Responsive Design

Create adaptive user interfaces using responsive utilities.

Every xstyled's utilities can be applied conditionally at different breakpoints, it makes it easy to build complex responsive interfaces.

There are five breakpoints by default, inspired by common device resolutions:

Breakpoint prefixMinimum widthCSS
_ or xsNo minimum width{ ... }
sm640px;@media (min-width: 640px) { ... }
md768px;@media (min-width: 768px) { ... }
lg1024px;@media (min-width: 1024px) { ... }
xl1280px;@media (min-width: 1280px) { ... }
2xl1536px;@media (min-width: 1536px) { ... }

Every props accepts an object syntax to define a value for each breakpoints:

// Width of 16 by default, 32 on medium screens, and 48 on large screens <x.img w={{ _: 16, md: 32, lg: 48 }} src="..." />

This works for every utility prop in the framework, which means you can change literally anything at a given breakpoint — even things like letter spacing or cursor styles.

Here's a simple example of a marketing page component that uses a stacked layout on small screens, and a side-by-side layout on larger screens (resize your browser to see it in action):

Man looking at item at a store
Case study
Finding customers for your new business

Getting a new business off the ground is a lot of hard work. Here are five ideas you can use to find your first customers.

<x.div maxWidth={{ _: 'md', md: '2xl' }} mx="auto" bg="white" borderRadius="xl" boxShadow="md" overflow="hidden" > <x.div display={{ md: 'flex' }}> <x.div flexShrink={{ md: 0 }}> <x.img h={48} w={{ _: '100%', md: 48 }} objectFit="cover" src="/img/store.jpg" alt="Man looking at item at a store" /> </x.div> <x.div p={8}> <x.div textTransform="uppercase" letterSpacing="wide" fontSize="sm" color="pink-500" fontWeight="semibold" > Case study </x.div> <x.a href="#" display="block" mt={1} fontSize="lg" lineHeight="tight" fontWeight="medium" color="black" hoverTextDecoration="underline" > Finding customers for your new business </x.a> <x.p mt={2} color="gray-500"> Getting a new business off the ground is a lot of hard work. Here are five ideas you can use to find your first customers. </x.p> </x.div> </x.div> </x.div>

Here's how the example above works:

  • By default, the outer div is display: block, but by adding the display={{ md: 'flex' }} utility, it becomes display: flex on medium screens and larger.
  • When the parent is a flex container, we want to make sure the image never shrinks, so we've added flexShrink={{ md: 0 }} to prevent shrinking on medium screens and larger. Technically we could have just used flexShrink={0} since it would do nothing on smaller screens, but since it only matters on md screens, it's a good idea to make that clear.
  • On small screens the image is automatically full width by default. On medium screens and up, we've constrained that width to a fixed size using w={{ md: 48 }}.

We've only used one breakpoint in this example, but you could easily customize this component at other sizes using the sm, lg, or xl responsive prefixes as well.

Mobile First

By default, xstyled uses a mobile first breakpoint system, similar to what you might be used to in other frameworks like Bootstrap.

What this means is that by default properties take effect on all screen sizes. While object syntax enables customization for a specific breakpoint and above.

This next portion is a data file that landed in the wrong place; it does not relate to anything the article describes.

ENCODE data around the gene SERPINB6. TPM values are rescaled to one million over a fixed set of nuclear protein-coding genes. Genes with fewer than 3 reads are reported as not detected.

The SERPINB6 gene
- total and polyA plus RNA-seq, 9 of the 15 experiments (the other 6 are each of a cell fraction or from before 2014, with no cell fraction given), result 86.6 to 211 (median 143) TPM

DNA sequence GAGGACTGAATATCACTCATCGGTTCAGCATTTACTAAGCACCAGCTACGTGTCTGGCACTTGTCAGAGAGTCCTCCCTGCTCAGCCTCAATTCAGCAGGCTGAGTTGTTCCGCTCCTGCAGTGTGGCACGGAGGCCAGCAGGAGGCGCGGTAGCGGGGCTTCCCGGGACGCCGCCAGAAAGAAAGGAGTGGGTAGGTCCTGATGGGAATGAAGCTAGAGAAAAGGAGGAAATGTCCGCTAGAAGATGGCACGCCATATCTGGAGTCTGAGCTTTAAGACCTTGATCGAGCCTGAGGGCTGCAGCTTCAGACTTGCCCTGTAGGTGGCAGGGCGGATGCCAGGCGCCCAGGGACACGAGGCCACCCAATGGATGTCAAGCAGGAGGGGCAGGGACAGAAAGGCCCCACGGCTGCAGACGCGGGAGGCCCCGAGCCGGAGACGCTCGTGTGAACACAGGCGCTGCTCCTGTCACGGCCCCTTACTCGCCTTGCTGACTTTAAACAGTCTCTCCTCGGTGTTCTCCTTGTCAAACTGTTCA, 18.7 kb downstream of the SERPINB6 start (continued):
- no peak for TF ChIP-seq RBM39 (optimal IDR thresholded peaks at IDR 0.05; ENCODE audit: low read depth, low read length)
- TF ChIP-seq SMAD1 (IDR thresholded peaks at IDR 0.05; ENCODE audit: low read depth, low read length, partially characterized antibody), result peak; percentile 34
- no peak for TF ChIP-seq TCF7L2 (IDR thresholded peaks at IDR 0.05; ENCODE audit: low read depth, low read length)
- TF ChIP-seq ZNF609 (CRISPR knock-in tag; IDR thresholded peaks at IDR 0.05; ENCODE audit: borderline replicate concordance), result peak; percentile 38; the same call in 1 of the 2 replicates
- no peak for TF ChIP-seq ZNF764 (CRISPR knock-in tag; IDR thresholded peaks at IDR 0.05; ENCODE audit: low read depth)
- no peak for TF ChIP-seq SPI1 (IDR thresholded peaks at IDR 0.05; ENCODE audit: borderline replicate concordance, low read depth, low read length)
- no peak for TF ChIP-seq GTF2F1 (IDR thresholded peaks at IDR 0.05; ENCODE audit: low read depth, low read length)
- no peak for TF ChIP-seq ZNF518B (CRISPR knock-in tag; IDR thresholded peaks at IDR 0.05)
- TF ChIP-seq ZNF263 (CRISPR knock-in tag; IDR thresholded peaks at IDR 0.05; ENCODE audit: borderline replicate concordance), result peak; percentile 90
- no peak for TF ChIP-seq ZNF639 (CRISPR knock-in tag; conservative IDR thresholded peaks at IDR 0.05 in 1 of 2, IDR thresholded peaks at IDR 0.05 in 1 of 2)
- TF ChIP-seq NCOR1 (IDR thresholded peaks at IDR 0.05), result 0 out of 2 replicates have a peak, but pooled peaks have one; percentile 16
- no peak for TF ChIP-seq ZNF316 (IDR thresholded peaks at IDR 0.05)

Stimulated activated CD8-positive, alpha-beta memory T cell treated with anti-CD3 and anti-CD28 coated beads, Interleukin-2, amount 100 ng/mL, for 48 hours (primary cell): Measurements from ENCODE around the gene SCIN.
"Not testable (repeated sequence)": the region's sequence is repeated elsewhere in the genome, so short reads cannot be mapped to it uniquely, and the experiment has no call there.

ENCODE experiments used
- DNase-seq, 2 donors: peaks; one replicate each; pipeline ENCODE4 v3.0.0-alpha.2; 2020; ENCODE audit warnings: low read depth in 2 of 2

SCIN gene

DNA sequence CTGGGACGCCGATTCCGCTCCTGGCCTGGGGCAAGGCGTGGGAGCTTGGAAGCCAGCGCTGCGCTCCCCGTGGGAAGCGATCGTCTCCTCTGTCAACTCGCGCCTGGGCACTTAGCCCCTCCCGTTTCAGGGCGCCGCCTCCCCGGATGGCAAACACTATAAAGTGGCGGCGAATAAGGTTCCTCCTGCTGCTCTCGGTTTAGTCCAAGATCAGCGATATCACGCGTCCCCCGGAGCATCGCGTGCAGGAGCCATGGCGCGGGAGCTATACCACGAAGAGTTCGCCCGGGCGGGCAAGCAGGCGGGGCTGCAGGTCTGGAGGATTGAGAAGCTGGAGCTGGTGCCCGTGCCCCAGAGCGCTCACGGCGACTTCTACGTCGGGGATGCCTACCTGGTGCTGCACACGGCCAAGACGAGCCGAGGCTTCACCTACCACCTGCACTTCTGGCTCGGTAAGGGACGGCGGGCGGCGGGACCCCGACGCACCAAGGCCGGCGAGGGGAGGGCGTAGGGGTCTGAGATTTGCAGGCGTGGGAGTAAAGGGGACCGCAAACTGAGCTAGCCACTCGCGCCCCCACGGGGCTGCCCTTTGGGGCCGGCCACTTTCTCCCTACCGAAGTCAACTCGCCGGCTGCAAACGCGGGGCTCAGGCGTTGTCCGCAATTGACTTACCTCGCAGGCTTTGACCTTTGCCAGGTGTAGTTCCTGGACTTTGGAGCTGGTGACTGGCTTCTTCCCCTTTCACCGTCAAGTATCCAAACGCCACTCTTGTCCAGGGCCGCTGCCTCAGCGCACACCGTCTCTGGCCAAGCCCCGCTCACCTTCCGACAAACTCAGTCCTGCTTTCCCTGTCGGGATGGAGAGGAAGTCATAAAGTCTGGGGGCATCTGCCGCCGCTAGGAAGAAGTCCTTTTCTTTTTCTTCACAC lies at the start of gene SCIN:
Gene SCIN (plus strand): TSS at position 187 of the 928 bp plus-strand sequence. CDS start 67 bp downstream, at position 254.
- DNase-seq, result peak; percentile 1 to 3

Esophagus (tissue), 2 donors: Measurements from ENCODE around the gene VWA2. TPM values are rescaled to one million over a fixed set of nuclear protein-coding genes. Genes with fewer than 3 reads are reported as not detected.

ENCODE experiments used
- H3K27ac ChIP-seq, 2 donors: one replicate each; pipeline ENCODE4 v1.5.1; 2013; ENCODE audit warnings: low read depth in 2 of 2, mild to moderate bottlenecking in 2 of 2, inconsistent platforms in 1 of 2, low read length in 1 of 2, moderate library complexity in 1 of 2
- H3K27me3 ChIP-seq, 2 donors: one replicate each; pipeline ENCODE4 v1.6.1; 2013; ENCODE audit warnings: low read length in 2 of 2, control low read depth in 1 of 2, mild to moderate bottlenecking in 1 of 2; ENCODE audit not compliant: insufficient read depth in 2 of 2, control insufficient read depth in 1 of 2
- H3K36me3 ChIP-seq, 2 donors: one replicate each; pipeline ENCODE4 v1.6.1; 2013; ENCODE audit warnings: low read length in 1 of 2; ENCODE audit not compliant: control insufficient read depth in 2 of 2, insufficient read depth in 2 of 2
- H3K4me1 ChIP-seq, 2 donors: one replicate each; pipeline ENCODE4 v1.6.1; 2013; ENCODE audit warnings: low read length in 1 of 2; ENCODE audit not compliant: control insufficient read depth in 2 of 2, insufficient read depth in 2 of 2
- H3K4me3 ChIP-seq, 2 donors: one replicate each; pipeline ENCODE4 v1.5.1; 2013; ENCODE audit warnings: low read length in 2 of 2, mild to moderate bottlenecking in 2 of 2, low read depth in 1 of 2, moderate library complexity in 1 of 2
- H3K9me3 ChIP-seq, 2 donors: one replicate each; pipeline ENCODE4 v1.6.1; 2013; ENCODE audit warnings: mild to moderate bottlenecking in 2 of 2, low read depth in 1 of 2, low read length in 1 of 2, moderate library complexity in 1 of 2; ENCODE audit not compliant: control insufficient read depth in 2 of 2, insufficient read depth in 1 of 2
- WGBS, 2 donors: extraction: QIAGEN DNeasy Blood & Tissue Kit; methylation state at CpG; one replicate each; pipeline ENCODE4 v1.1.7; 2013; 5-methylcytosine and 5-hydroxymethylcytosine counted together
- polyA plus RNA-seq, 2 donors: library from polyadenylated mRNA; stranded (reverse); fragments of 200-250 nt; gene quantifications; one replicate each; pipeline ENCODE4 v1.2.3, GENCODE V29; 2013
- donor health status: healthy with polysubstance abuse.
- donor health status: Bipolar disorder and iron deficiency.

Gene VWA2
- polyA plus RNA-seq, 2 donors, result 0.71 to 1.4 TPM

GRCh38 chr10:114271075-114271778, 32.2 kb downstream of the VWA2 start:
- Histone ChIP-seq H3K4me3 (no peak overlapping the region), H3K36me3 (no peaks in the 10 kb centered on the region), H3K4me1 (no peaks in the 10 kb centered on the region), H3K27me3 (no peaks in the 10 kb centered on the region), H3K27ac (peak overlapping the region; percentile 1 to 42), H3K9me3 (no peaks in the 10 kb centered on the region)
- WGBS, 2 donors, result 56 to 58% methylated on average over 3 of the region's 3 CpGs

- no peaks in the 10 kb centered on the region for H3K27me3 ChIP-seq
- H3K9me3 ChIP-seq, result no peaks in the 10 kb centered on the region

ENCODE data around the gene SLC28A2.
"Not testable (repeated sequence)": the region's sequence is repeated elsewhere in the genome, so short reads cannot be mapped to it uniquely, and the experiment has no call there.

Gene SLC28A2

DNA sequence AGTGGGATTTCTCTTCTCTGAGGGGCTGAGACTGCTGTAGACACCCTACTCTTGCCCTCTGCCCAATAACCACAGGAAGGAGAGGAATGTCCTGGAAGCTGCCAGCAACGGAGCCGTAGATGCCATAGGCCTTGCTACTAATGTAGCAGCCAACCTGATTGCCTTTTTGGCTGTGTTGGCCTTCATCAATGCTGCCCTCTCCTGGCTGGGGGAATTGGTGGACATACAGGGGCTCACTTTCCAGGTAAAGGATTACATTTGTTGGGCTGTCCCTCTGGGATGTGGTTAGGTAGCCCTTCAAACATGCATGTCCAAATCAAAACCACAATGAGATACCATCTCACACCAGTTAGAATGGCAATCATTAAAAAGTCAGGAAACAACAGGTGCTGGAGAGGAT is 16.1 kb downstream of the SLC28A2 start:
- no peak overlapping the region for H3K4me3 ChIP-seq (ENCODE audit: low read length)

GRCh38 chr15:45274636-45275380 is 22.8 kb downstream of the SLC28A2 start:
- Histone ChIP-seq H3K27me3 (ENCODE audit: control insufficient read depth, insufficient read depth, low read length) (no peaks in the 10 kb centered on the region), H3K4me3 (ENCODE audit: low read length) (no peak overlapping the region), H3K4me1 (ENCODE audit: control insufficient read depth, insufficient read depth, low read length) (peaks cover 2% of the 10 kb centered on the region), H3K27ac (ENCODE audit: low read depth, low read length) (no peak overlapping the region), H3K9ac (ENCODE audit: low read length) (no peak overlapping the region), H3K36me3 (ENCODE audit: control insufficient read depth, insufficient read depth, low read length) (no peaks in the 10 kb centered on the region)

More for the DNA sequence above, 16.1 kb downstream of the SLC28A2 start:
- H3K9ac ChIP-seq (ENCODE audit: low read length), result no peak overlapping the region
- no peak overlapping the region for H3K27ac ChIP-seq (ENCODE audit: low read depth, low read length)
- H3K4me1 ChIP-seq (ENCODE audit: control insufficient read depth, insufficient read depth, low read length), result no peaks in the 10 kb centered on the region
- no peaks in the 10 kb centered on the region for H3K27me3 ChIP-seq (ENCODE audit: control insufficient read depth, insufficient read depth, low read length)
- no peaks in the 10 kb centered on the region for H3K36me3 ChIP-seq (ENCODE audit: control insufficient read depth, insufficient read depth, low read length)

Targeting mobile screens

To target a small screen, you don't have to specify anything:

// Center text on all screen sizes <x.div textAlign="center" /> // Center text on all screen sizes <x.div textAlign={{ _: "center" }} /> // Center text on screens smaller than 640px, and left align it on screens 640px and wider <x.div textAlign={{ _: "center", md: 'left' }} />

Because of the mobile first approach of xstyled, it is always a good idea to implement the mobile layout for a design first, then layer on any changes that make sense for sm screens, followed by md screens, etc.

Targeting a single breakpoint

xstyled's breakpoints only include a min-width and don't include a max-width, which means any utilities you add at a smaller breakpoint will also be applied at larger breakpoints.

If you'd like to apply a utility at one breakpoint only, the solution is to undo that utility at larger sizes by adding another utility that counteracts it.

Here is an example where the background color is red at the md breakpoint, but teal at every other breakpoint:

<x.div bg={{ _: 'teal-500', md: 'red-500', lg: 'teal-500' }} />

Notice that we did not have to specify a background color for the sm breakpoint or the xl breakpoint — you only need to specify when a utility should start taking effect, not when it should stop.

Using media queries in styled.*

You can reference screens directly in min-width and max-width media queries:

import styled from '@xstyled/...' const Colorful = styled.div` background-color: papayawhip; @media (min-width: md) and (max-width: lg) { background-color: rebeccapurple; }

For max-width, xstyled reduces the breakpoint slightly to avoid matching at the exact value. With the default breakpoints, this example translates to a minimum width of 768px and a maximum width of 1023.98px.

Customizing breakpoints

You can completely customize breakpoints in your theme:

// theme.js export const theme = { screens: { tablet: 640, // => @media (min-width: 640px) { ... } laptop: 1024, // => @media (min-width: 1024px) { ... } desktop: 1280, // => @media (min-width: 1280px) { ... } }, }
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